There will always be a place for RCTs in areas such as initial drug approvals. But with the vast amounts of high-quality data available to us today, we have a unique opportunity to explore how we can use this data to generate reliable RWE more quickly and at less cost — ultimately benefiting patients by accelerating access to effective treatments.
About the authors:
*William Crown, PhD, is chief scientific officer at OptumLabs
- Rowan C., Flory J., Gerhard T., et al. Agreement and Validity of Electronic Health Record Prescribing Data Relative to Pharmacy Claims Data: A Validation Study From a US Electronic Health Record Database. Pharmacoepidemiol Drug Saf. 2017. https://doi.org/10.1002/pds.4234.
- Anglemyer A, Horvath HT, Bero L Healthcare outcomes assessed with observational study designs compared with those assessed in randomized trials (Review). The Cochrane Collaborative: John Wiley & Sons, Ltd., 2014.
- Hernandez-Diaz S., Varas-Lorenzo C., Garcia Rodriquez LA. 2006. Non-steroidal anti-inflammatory drugs and the risk of acute myocardial infarction. Basic Clin Pharmacol Toxicol. 98(3):266-274. Kwok CS, Loke YK. 2010. Meta-analysis: the effects of proton pump inhibitors on cardiovascular events and mortality in patients receiving clopidogrel. Aliment Pharmacol. Ther. 31(8):810-823.
- Stampfer MJ et al. Postmenopausal Estrogen Therapy and Cardiovascular Disease: Ten-Year Follow-Up from the Nurses’ Health Study. N. Engl. J. Med. 325, 756-762 (1991).
- Rossouw JE et al. Risks and Benefits of Estrogen Plus Progestin in Healthy Postmenopausal Women: Principal Results from the Women’s Health Initiative Randomized Controlled Trial. JAMA 288, 321-333 (2002).
To address the opioid crisis, build a comprehensive national frameworkPublished Jan 25 2018, 6:51 PM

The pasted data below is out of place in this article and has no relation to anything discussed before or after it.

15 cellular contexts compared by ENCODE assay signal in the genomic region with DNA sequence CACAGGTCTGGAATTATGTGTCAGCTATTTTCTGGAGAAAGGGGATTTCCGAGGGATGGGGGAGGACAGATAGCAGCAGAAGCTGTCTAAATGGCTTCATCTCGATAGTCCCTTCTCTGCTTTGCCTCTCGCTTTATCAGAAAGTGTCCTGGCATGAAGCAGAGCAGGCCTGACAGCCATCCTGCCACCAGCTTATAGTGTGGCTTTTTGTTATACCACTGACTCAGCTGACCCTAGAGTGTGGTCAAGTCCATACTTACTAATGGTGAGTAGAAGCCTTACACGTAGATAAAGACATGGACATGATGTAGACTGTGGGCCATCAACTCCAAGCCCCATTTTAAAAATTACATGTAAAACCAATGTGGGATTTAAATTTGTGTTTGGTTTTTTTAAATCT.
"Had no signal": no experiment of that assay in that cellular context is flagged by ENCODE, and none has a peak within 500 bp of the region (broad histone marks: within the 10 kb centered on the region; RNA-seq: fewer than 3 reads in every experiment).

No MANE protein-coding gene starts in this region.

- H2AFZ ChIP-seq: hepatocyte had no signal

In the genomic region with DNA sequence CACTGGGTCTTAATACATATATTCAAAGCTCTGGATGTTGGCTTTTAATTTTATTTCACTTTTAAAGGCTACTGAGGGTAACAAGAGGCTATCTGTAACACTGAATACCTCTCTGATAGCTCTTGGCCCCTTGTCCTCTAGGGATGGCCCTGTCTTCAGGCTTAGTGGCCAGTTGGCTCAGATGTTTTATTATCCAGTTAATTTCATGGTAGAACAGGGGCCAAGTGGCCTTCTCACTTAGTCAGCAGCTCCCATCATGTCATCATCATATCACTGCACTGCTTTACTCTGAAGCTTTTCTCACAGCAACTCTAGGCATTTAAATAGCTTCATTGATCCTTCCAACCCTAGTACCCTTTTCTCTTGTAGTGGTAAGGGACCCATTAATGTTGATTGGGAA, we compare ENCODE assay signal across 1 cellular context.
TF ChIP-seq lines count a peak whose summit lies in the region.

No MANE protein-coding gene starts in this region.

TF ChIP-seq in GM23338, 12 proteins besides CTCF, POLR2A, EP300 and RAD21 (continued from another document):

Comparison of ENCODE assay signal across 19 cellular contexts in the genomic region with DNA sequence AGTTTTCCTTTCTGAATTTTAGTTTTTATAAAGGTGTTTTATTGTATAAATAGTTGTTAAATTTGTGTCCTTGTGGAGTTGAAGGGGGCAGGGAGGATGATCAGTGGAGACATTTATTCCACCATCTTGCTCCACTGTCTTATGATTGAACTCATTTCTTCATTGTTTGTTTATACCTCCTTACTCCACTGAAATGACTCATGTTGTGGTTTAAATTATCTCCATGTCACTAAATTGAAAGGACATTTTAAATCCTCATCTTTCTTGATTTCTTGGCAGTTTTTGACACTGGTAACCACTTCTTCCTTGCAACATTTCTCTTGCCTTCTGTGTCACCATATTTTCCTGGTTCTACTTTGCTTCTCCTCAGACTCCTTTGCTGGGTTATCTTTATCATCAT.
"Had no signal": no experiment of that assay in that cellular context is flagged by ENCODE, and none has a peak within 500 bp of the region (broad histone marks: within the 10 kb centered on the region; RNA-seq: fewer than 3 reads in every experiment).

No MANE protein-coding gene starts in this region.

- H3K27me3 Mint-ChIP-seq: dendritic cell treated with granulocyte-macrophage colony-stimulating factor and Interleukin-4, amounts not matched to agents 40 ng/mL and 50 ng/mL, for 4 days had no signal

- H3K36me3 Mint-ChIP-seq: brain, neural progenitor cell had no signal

By Darshak Sanghavi, MD; Aylin Altan, PhD; Christopher Hane, PhD; Paul Bleicher, MD, PhD, OptumLabs
Among the myriad of challenges around the U.S. opioid epidemic is the lack of consistent, data-driven ways for the health system to measure and respond to it. That’s why OptumLabs collaborated with a panel of national clinical and public health experts to develop a comprehensive framework of 29 claims-based measures that are organized by four opioid-related domains: prevention, pain management, opioid use disorder treatment, and maternal and child health. These metrics have been shared with diverse stakeholders in various forms, and have garnered significant interest for their potential to guide a more holistic approach to evaluating and improving efforts to tackle this public health crisis. We are excited to share them with you! – Editor
This following piece first appeared in the Health Affairs Blog on December 18, 2017.
The annual rate of opioid-related deaths in the United States will surpass the historic peak annual death rates from motor vehicle accidents, HIV infections, and firearms to become the leading cause of death for people less than 50 years of age. The National Vital Statistics System reported roughly 64,000 deaths from drug overdoses in 2016 and year-to-year relative rate increases of more than 20 percent. Responding to this epidemic with such dramatic increases, the Department of Health and Human Services declared the national opioid crisis a public health emergency on October 26, in conjunction with President Donald Trump’s pronouncement on the same day.